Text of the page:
The Crystal Ball Oil & Gas Forum drew more than 50 attendees from different segments of the Oil & Gas industry. David Meinert, petroleum engineer with Chevron, described a stochastic model of drilling schedules to evaluate the effects of slippage on the development of a deepwater asset. Having a sub-optimum number of wells at first oil will adversely impact production targets. Also, deterministic approaches to evaluating multi-year drilling schedules can produce an overly long time estimate. Chevron has therefore built a simple model in Crystal Ball that stochastically estimates the drilling schedule and predicts the number of producers available at first oil. Unforeseen events and non productive time are estimated to provide an ‘easily maintained drill queue model that stochastically reflects the uncertainties associated with drilling highly complex wells in a deepwater environment.’
Chris Hill described how Marathon is applying portfolio optimization to evaluate its acquisitions. Acquisition opportunities present a problem set which is reduced to manageable proportions by categorizing and ranking the unknowns. Modeling allows Marathon to distinguish between individual asset and overall portfolio performance and CrystalBall’s OptQuest is used to optimize the portfolio under selected scenarios.
Steve Hoye (Decisioneering) showed how Monte Carlo simulations of different granularity can be combined to provide a decision support environment for a multi project development portfolio. The process identifies those combinations of projects that minimize portfolio risk for a given return. Such projects are said to lie on the ‘efficient frontier.’ Efficient frontier projects can be further investigated in terms of systematic and unsystematic risks. CrystalBall’s ‘real options’ are used to describe strategic flexibility, the possibility of abandoning or expanding projects as more knowledge of their outcomes is available.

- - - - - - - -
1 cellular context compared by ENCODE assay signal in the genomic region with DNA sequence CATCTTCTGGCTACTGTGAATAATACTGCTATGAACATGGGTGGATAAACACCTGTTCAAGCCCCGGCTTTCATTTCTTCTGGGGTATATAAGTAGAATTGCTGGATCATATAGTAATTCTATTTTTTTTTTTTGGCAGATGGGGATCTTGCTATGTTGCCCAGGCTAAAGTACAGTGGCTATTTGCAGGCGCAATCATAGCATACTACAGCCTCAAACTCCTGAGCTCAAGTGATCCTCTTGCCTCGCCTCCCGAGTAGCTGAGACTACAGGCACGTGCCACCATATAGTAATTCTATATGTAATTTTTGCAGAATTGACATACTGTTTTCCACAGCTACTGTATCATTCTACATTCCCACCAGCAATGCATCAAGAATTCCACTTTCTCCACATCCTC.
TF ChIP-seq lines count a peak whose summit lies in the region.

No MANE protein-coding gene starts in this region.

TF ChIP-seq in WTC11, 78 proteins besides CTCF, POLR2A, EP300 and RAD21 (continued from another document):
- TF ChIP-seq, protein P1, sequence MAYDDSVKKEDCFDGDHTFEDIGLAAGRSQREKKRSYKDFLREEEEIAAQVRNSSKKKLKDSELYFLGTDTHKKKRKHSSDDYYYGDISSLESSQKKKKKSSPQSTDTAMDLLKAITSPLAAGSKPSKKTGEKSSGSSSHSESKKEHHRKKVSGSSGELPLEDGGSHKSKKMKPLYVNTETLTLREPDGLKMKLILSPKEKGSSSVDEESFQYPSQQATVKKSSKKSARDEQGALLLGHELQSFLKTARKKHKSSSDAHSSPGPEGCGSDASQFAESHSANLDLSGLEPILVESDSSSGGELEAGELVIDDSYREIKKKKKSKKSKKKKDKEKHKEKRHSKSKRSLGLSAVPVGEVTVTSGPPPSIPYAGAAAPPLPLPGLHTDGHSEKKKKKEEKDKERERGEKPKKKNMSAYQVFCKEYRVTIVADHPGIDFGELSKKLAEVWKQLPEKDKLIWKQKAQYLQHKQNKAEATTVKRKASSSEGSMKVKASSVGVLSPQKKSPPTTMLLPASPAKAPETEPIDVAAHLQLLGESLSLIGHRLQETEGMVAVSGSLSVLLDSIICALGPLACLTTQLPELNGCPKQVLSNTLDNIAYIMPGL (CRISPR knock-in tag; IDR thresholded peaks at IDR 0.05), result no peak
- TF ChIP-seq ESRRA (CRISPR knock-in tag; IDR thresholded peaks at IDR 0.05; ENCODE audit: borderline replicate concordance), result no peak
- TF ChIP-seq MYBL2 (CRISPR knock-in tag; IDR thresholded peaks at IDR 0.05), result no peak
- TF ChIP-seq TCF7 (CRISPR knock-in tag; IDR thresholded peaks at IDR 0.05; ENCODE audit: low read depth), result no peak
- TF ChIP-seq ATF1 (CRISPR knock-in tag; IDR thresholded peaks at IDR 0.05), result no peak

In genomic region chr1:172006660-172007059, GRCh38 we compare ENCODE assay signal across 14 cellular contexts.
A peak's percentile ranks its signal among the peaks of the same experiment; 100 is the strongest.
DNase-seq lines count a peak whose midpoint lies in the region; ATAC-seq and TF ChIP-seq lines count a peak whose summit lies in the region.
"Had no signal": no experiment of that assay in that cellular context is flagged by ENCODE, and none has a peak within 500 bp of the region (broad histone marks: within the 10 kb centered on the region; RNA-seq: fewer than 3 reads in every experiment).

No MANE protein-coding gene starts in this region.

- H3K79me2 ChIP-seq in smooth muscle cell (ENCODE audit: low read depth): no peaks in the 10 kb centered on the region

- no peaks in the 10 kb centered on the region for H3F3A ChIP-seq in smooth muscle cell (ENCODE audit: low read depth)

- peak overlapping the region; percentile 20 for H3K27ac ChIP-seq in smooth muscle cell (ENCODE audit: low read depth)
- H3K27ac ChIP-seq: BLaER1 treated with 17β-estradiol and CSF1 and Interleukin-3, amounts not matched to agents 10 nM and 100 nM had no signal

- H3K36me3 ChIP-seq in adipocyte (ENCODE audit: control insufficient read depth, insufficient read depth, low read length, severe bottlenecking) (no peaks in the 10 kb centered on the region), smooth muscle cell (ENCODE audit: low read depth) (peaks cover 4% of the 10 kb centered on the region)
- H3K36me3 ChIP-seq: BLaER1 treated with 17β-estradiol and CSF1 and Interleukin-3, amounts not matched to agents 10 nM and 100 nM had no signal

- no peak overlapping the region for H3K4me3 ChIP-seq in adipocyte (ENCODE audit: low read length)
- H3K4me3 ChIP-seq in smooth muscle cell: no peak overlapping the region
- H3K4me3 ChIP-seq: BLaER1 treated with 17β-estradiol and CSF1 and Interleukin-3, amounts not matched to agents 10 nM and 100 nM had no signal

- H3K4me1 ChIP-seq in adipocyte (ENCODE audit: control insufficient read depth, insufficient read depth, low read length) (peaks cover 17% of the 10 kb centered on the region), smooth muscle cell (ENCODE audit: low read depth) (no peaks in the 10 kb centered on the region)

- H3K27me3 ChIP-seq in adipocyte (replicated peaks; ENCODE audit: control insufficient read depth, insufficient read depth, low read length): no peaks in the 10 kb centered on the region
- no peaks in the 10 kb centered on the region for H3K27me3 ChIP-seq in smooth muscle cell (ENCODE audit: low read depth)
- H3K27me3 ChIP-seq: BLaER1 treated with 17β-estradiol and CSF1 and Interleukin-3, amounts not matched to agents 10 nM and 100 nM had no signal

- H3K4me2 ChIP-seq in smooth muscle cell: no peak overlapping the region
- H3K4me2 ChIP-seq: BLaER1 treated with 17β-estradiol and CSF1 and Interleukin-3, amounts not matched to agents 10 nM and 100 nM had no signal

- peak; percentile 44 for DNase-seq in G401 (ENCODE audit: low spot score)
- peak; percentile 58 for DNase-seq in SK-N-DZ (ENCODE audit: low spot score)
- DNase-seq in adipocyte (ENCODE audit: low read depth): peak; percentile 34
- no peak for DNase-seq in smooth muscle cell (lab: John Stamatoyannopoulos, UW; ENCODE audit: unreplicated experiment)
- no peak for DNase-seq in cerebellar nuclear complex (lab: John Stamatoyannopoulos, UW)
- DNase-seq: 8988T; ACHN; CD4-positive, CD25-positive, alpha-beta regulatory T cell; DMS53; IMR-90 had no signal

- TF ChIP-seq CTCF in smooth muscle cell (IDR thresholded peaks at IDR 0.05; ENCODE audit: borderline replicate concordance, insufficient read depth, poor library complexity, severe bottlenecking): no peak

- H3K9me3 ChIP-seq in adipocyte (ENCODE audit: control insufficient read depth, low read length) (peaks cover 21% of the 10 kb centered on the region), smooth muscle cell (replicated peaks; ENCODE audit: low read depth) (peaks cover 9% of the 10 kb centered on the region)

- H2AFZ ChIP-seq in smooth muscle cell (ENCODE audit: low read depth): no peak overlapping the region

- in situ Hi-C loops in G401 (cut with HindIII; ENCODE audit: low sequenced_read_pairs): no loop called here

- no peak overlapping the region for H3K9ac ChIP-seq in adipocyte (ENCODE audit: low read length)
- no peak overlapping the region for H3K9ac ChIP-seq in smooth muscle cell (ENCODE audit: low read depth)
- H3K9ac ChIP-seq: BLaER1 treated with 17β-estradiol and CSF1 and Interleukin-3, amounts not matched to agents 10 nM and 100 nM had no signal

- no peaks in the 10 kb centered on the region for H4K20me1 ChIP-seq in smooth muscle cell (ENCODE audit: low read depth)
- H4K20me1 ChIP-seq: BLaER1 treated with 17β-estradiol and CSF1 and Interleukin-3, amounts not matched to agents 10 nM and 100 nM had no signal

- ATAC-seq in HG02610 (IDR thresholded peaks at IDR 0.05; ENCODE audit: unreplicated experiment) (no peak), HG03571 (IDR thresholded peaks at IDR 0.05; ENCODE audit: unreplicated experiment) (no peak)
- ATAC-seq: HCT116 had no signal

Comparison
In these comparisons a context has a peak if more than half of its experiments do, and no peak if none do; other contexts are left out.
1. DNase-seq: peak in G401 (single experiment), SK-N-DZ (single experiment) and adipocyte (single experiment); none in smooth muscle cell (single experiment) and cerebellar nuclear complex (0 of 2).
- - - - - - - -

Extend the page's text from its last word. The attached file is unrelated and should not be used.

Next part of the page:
Speaking at the plenary Crystal Ball user group, John Schuyler (PetroSkills-OGCI and Decision Precision) used an enterprise model including the OptQuest tool to ‘optimize management’s levers’ as determined using the balanced scorecard (BSC) method. In general, the BSC method is a multi-criteria approach whereas Schuyler advocates a more focused metric of shareholder value. He proposes an executive information system built around a stochastic enterprise model that has shareholder value generation as the focus metric and BSC ‘centerpiece.’ According to the abstract, ‘This derives from forecasting free cash flow, converting to a distribution of net present value and calculating the expected monetary value. [...] The enterprise model is the core means for evaluating and optimizing alternate corporate strategies and for measuring performance.’ Read Schuyler’s paper on www.decisioneering.com/cbuc/2006/papers/cbuc06-schuyler.pdf.
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